The government has already contracted 10,000 tonnes of pulses from Australia, Myanmar and Tanzania, besides putting in place a spate of steps to control the runaway price. It set up a committee, invoked the Essential Commodities Act against traders and stockists, slapped stocking limits on dal mills, big retailers and warehouses, banned exports, reduced the import duty to zero and suspended future and forward trading so that speculative elements in commodity trading is discouraged.

A de-hoarding drive across the country mostly by states helped impounding of one lakh tones of pulses even as the centre is arranging imports of 10,000 tonnes when the shortfall is likely to be a staggering 45 to 50 lakh tones! The moot question is when the rain-fed crop is faced with a drought situation and alarm bells are sounded much in advance as far back as September last, the complacency on the part of authorities and the eagle-eyed proclivity of the traders/stockists went hand in hand to bring about this scandalous spike in the prices of pulse, much to the deep dismay of the consumers.

Belated actions as face-saving device will not do unless some basic facts are understood and necessary correctives undertaken to avoid price spike aberrations that will be well-nigh new normal more often than not in the future.

It is time the authorities mulled over instituting a buffer stock of two to three million tonnes out of domestic production/imports and release it when prices soar. The government can also foster a crop-neutral incentive structure for farmers-now more skewed to rice, wheat and sugarcane growers, leaving the cultivation of pulses unprofitable and uncared for.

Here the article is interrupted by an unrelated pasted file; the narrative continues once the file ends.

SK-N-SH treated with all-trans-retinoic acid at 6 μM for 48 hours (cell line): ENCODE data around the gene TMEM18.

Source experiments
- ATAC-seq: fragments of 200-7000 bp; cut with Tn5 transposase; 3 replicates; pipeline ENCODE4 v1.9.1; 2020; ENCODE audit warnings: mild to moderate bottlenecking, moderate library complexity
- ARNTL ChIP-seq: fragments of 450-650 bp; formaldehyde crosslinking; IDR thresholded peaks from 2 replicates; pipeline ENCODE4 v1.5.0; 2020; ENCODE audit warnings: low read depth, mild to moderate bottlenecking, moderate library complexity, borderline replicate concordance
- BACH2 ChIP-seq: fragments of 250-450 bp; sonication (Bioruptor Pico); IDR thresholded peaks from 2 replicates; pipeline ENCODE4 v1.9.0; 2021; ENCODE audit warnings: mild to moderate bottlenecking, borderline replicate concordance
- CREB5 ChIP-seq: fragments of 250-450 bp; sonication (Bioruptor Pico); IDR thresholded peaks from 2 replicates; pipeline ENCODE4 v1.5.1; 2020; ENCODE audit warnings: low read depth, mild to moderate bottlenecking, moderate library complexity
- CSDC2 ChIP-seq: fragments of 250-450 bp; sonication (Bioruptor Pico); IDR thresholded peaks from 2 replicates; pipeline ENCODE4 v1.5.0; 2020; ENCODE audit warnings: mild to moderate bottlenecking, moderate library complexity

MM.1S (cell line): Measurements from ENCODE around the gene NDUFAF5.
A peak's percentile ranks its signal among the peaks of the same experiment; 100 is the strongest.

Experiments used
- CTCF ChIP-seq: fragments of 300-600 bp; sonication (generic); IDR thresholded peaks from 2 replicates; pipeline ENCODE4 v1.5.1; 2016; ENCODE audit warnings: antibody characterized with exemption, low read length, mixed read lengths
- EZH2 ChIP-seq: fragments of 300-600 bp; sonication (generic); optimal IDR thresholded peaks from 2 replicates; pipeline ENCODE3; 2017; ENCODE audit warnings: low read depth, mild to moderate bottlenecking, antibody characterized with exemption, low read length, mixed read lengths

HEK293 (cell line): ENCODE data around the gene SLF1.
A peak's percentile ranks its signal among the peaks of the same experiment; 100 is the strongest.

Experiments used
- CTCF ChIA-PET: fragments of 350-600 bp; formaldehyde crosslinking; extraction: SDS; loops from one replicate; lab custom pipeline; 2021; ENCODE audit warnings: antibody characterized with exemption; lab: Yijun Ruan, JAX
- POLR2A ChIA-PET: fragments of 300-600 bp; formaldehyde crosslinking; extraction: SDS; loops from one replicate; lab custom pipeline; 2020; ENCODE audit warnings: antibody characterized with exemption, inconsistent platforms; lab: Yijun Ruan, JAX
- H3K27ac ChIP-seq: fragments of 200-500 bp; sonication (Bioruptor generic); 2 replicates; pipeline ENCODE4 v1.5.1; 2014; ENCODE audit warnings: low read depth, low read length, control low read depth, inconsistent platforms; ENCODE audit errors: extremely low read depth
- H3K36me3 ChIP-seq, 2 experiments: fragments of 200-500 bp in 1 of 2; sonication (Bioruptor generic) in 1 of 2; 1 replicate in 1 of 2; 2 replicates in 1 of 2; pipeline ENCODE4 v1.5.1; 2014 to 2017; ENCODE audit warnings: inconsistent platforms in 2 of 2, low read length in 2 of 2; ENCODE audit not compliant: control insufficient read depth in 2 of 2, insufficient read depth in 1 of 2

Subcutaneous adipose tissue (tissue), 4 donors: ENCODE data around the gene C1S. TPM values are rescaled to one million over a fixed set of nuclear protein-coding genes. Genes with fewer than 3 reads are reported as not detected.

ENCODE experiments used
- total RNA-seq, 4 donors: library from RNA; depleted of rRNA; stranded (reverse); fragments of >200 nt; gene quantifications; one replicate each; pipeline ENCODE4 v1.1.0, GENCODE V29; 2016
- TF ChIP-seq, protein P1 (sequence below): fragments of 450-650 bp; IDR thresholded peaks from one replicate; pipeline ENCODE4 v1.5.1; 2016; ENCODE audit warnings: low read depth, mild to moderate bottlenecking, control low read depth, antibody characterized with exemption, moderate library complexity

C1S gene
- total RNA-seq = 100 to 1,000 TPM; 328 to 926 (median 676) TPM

Reputed agro scientists stress the need to underpin marginal farmers in resource-starved agriculture belts and give them research breakthroughs together with the support and subsidies extended to prosperous farmers of rice and wheat belts. Contract farming overseas with buyback volumes of output can be another option to minimize import-dependence as is being done in the case of energy.

With health conscious youthful population willfully foregoing basic agricultural produce such as rice and wheat in preference to protein-rich and fiber foods with dal and pulses occupying a major chunk in the evolving dietary predilections, it is time to help farmers in diversifying their crops.

It is also time the authorities thought out of box in fixing attractive MSP to farmers to grow pulses and other export-oriented crops. But the authorities are oblivious to this obvious fact.

How else they could reason out their hike in MSP by 5.2 per cent to Rs 1,525 per quintal for wheat this season? Last year farmers handed over 28 mt of wheat to procurement agencies, even with the Rs 50 per quintal MSP increase.

With MSP on wheat up by Rs 75 per quintal, they will only produce and deliver more of wheat to the public procurement agencies. A plausible course that would have made a real boost to farmers and sensible booster-dose to pulses production would have been fixing an MSP of around Rs 4000 per quintal, against the declared Rs 3500 per quintal for chana and Rs 3400 for masur  — a wantonly missed chance!